An Academy Award nominee for Best Documentary, Trouble the Water follows the story of residents of the Lower Ninth Ward after Hurricane Katrina destroyed the district. Trouble the Water includes hand-held film footage of the storm, images of the aftermath, and interviews with residents as they struggle to recover and rebuild. Trouble the Water famously draws attention to issues of race, class, and the relationship of a government to its citizens as they presented themselves in the weeks, months, and years post-Katrina.

Kevin Gotham

LECTURE

The Architecture of Utopia: From Rem Koolhaas's Scale Models to RMB City

7:30pm Thursday, February 9 | The Commons

Dr. Yomi Braester, Professor of Comparative Literature and Cinema Studies, University of Washington

Co-sponsored by The University Honors Program.

The topic for the 2012 University Lecture Series at The Commons is The Visual City: The Intersection of History, Memory, Space and Image. Dr. Gotham's talk will dovetail with the Commons course designed for Honors Program students, co-taught in Spring 2012 by Dr. Catherine Preston, Associate Professor of Film and Media Studies and Dr. Anton Rosenthal, Associate Professor of History.

VALENTINE'S DAY FILM FESTIVAL


Paris Je taime

Paris Je t'aime (2006)

5:00pm Tuesday, February 14 | The Commons

Le Fabrique de Films Produced by Emmanuel Benbihy and Claudie Ossard Stars Juliette Binoche, Leonor Watling, and Ludivine Sagnier

Composed of 18 episodic stories and carried by an ensemble cast Paris Je T'aime is set in multiple neighborhoods of Paris and explores different types of relationships in a cosmopolitan environment. http://www.imdb.com/title/tt0401711/

Cairo_Time

Cairo Time (2009)

7:00pm Tuesday, February 14 | The Commons

Cinemien Directed and written by Ruba Nadda Stars Patricia Clarkson, Alexander Siddig, Tom McCamus, Elena Anaya, Amina Annabi

Cairo Time tells the story of an unexpected love affair in contemporary Cairo, in the context of ancient culture, displayed by the Pyramids and traditional social behavior. http://www.imdb.com/title/tt0896529/

Max Grinnell

LECTURE

What We Talk About When We Talk About Art in Cities

7:00pm Monday, February 20 | Lawrence Public Library

Co-sponsored by the Lawrence Public Library

The question "what is art" can be simple or complex. When we think about art in cities, things get even murkier. Who is art for? Is it statues of long-gone military heroes? How does art enhance the public realm? Author and urbanologist Max Grinnell will talk about the role of public art in American cities, through illustrative materials from his travels. Through this talk, guests will see how public art shapes our understanding of urban spaces and how different public art projects can truly be exercises in community building.

Max Grinnell is a writer, traveler, and explorer who has published extensively on urban environments, most often those in Chicago and Boston. As part of his professional experience, Max has worked with the Michael Sorkin Design Studio, the Newberry Library, Frommer’s Publications, AA Publishing, the Chicago Tribune, the city of Chicago’s Cultural Affairs Department, the Worldwide University Network, the University of Wisconsin, the University of Illinois at Chicago, and the University of Chicago. He has designed and taught courses on urban studies, community development, geography, planning and sociology at the University of Wisconsin, Boston University, the Massachusetts College of Art and Design and the University of Chicago. For more information on Max Grinnell, search his site: www.theurbanologist.com.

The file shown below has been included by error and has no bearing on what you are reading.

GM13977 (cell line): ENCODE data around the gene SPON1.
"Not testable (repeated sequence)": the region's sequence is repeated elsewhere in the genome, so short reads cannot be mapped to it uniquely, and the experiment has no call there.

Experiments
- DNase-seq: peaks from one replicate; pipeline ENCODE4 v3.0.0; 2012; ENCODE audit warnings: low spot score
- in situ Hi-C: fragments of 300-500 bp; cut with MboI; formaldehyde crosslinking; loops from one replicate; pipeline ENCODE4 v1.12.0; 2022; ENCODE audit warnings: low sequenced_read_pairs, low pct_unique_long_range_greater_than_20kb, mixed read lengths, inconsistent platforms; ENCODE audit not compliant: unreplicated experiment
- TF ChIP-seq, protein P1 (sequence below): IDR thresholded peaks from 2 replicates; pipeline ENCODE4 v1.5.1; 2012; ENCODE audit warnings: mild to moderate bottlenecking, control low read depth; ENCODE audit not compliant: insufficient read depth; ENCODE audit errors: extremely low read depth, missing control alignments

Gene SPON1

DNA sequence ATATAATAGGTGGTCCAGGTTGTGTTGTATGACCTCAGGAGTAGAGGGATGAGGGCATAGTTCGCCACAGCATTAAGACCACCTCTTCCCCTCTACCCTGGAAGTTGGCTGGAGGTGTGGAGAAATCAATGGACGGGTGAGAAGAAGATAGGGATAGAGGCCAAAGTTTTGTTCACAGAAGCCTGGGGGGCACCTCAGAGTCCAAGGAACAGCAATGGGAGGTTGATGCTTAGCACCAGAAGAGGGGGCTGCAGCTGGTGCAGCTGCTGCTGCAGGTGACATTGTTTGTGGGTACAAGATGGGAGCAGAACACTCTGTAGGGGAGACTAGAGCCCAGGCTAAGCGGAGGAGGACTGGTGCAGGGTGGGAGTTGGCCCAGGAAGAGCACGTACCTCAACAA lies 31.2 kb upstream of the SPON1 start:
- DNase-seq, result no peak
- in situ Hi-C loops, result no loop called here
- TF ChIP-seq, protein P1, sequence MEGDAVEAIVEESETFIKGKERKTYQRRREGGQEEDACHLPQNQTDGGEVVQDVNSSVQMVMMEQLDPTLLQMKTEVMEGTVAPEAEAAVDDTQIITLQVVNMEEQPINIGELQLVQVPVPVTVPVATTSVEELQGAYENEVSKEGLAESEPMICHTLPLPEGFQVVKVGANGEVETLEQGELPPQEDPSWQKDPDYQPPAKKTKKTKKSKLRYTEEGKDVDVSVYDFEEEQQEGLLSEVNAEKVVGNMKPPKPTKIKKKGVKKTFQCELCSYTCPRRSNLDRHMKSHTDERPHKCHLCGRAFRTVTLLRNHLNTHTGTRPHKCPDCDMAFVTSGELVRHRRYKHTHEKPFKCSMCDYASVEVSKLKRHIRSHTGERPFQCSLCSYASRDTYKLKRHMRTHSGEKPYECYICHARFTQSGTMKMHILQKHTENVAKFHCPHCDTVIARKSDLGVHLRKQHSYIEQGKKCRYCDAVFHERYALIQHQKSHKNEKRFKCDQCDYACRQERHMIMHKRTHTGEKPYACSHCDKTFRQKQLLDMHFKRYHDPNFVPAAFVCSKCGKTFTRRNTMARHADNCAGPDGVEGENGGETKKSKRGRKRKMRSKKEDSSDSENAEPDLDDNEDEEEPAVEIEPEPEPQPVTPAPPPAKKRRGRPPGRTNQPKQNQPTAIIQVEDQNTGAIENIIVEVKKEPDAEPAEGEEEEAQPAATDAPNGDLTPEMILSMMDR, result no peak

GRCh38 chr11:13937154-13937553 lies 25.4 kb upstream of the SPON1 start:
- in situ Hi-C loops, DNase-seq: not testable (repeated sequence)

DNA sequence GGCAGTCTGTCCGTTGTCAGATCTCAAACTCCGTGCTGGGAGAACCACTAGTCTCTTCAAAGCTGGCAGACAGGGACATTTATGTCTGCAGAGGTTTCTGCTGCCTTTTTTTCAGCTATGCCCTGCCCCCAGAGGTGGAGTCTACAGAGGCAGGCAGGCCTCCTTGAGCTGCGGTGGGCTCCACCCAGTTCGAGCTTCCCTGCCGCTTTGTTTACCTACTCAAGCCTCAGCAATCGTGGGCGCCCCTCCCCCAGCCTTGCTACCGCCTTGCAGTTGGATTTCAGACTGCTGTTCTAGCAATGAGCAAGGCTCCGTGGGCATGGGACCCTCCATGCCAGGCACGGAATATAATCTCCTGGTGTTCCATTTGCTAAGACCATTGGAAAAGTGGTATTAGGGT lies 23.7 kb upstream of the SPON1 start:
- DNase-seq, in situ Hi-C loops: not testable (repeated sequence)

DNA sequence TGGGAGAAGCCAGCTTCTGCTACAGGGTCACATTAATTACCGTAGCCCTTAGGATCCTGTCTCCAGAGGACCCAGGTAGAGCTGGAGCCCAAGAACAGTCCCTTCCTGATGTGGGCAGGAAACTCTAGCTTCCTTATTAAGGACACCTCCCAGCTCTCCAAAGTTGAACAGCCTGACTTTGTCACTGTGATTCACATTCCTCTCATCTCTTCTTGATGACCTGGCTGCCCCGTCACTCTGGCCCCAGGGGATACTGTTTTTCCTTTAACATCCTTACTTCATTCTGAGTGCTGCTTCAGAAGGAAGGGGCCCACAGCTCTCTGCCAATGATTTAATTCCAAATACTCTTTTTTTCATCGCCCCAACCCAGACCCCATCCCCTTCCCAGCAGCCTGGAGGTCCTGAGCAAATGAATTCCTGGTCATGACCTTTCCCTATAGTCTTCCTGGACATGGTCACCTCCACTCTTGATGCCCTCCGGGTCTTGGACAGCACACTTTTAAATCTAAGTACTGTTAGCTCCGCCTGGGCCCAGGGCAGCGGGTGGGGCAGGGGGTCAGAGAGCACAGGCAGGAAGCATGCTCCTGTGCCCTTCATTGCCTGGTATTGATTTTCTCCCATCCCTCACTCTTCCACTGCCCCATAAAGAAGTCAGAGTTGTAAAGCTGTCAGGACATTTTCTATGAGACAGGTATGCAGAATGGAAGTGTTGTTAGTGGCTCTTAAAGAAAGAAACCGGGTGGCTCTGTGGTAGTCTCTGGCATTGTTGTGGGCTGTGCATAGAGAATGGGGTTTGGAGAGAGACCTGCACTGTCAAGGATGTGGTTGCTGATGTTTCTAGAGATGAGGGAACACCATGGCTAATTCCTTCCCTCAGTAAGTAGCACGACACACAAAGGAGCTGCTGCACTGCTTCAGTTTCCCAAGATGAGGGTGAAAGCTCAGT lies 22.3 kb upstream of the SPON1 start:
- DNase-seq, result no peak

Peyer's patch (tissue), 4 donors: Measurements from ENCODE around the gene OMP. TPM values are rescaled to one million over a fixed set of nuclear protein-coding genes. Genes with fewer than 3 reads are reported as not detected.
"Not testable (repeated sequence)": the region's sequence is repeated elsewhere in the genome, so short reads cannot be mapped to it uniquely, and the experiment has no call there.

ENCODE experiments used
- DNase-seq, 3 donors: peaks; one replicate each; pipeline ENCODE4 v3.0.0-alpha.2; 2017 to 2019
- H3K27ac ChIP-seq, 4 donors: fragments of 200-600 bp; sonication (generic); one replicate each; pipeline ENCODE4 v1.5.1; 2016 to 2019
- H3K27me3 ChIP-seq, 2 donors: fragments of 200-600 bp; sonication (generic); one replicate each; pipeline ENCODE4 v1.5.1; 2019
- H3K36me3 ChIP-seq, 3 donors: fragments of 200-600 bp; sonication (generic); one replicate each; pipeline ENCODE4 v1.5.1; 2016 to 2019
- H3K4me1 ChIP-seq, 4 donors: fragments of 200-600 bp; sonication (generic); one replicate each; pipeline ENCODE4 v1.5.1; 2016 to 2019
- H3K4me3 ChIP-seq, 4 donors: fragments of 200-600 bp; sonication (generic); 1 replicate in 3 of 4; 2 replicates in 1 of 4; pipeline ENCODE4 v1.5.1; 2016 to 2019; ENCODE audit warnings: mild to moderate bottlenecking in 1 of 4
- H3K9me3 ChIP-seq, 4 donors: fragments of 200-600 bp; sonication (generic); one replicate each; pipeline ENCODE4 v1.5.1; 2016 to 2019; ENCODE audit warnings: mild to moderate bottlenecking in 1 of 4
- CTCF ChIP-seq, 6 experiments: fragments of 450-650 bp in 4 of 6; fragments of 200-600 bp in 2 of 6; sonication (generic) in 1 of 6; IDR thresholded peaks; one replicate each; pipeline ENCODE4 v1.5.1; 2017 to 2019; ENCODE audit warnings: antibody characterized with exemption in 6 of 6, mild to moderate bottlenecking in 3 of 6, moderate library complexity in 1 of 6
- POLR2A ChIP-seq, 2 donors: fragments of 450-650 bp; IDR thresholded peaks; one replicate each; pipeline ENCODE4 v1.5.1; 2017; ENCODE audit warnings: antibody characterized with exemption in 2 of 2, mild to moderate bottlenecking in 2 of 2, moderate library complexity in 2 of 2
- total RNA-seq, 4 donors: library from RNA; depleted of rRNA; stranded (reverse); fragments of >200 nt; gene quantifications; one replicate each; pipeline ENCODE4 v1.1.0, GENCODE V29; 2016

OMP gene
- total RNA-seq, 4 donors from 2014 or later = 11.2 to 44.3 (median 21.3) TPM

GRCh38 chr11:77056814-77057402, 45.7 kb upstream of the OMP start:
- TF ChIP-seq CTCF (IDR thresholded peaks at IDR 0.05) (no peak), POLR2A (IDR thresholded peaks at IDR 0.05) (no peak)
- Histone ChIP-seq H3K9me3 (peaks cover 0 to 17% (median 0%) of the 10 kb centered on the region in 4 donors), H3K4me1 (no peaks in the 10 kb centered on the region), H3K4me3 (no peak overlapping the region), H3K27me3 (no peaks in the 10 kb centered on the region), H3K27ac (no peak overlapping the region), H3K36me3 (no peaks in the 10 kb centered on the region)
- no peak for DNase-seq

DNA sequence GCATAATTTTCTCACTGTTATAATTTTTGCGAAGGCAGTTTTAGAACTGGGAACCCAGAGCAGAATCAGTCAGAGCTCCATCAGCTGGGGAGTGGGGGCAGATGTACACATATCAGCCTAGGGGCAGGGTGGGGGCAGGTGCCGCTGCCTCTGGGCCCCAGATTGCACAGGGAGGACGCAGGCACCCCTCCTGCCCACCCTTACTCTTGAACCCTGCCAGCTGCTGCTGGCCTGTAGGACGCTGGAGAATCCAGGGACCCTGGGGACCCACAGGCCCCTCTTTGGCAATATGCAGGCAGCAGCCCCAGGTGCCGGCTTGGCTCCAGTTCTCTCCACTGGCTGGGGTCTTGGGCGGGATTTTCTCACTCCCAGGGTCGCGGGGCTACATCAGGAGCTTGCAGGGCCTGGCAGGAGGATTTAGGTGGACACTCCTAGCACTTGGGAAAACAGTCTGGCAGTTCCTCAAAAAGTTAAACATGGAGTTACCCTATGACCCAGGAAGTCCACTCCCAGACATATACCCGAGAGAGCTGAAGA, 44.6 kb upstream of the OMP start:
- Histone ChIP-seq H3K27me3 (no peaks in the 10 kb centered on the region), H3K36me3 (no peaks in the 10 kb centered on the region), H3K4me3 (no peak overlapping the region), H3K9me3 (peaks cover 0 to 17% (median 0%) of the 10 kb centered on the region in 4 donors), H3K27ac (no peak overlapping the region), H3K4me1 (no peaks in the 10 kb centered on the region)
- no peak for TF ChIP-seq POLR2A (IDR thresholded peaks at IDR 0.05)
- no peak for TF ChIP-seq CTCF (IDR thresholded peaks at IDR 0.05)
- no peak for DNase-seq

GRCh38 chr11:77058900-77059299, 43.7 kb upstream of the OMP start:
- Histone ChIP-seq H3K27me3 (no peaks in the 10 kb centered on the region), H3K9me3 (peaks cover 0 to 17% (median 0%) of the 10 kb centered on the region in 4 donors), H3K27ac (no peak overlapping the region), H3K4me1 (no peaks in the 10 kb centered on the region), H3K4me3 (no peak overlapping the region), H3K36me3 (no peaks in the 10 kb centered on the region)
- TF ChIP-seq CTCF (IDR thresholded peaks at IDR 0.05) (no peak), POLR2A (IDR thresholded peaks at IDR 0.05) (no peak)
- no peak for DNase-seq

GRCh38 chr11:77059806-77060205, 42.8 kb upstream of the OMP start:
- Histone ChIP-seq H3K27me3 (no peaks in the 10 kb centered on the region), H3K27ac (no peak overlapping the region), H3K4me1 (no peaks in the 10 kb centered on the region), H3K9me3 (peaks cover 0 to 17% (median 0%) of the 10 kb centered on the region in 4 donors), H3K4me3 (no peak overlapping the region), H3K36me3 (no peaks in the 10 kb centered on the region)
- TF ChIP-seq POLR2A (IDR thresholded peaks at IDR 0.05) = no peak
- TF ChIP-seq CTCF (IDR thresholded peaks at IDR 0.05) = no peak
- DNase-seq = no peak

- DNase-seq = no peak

Rebecca Colnit

LECTURE

"Civil Society, the Phoenix in the Ruins: Disaster, Carnival, Revolution, and Public Joy"

7:30pm Wednesday, February 29 | The Commons

Rebecca Solnit

Do we return to our original nature in chaos and crisis? That's been the theory of disaster management (and Hollywood disaster movies), but what if our original nature is calm, openhearted, generous, and creative? Rebecca Solnit has studied and written about major disasters and reached conclusions that are relevant not only to emergencies but to larger questions about our deepest desires and greatest possibilities.

Based in San Francisco, Solnit is the author of thirteen books about art, landscape, public and collective life, ecology, politics, hope, meandering, reverie, and memory. They include November 2010’s Infinite City: A San Francisco Atlas, a book of 22 maps and nearly 30 collaborators; 2009's A Paradise Built in Hell: The Extraordinary Communities that Arise in Disaster, and many others, including Storming the Gates of Paradise; A Field Guide to Getting Lost; Hope in the Dark: Untold Histories, Wild Possibilities; Wanderlust: A History of Walking; As Eve Said to the Serpent: On Landscape, Gender and Art; and River of Shadows, Eadweard Muybridge and the Technological Wild West (for which she received a Guggenheim, the National Book Critics Circle Award in criticism, and the Lannan Literary Award). She has worked on an array of topics including climate change, Native American land rights, antinuclear, human rights, antiwar and other issues as an activist and journalist. A product of the California public education system from kindergarten to graduate school, she is a contributing editor to Harper’s and frequent contributor to the political site Tomdispatch.com and has made her living as an independent writer since 1988.

IDEA CAFÉ

"Do We Need Crisis to Have Citizenship?"

10:30am Thursday, March 1 | The Commons
Rebecca Solnit

The Idea Café consists of a fifteen-minute introduction to a provocative topic by an expert in the field, followed by a dinner-table-style discussion among members of the audience. It is intended to serve as an alternative model of engagement between scholars, and between scholars and the broader community, which elicits energetic exchanges between attendees in response to the speaker's introduction.

Kevin Gotham

LECTURE

A Repertoire of Authenticity: Tourism Gentrification and the Transformation of the French Quarter

7:30pm Monday, March 5, | The Commons

Dr. Kevin Gotham, Professor of Sociology/Associate Dean of Academic Affairs in the School of Liberal Arts, Tulane University

Co-sponsored by The University Honors Program.

The topic for the 2012 University Lecture Series at The Commons is The Visual City: The Intersection of History, Memory, Space and Image. Dr. Gotham's talk will dovetail with the Commons course designed for Honors Program students, co-taught in Spring 2012 by Dr. Catherine Preston, Associate Professor of Film and Media Studies and Dr. Anton Rosenthal, Associate Professor of History.

Janet Ward

LECTURE

Visualizing the Ruined City

7:30pm Tuesday, April 3 | The Commons

Dr. Janet Ward, Professor of History, University of Oklahoma

Co-sponsored by The University Honors Program.

The topic for the 2012 University Lecture Series at The Commons is The Visual City: The Intersection of History, Memory, Space and Image. Dr. Ward's talk will dovetail with the Commons course designed for Honors Program students, co-taught in Spring 2012 by Dr. Catherine Preston, Associate Professor of Film and Media Studies and Dr. Anton Rosenthal, Associate Professor of History.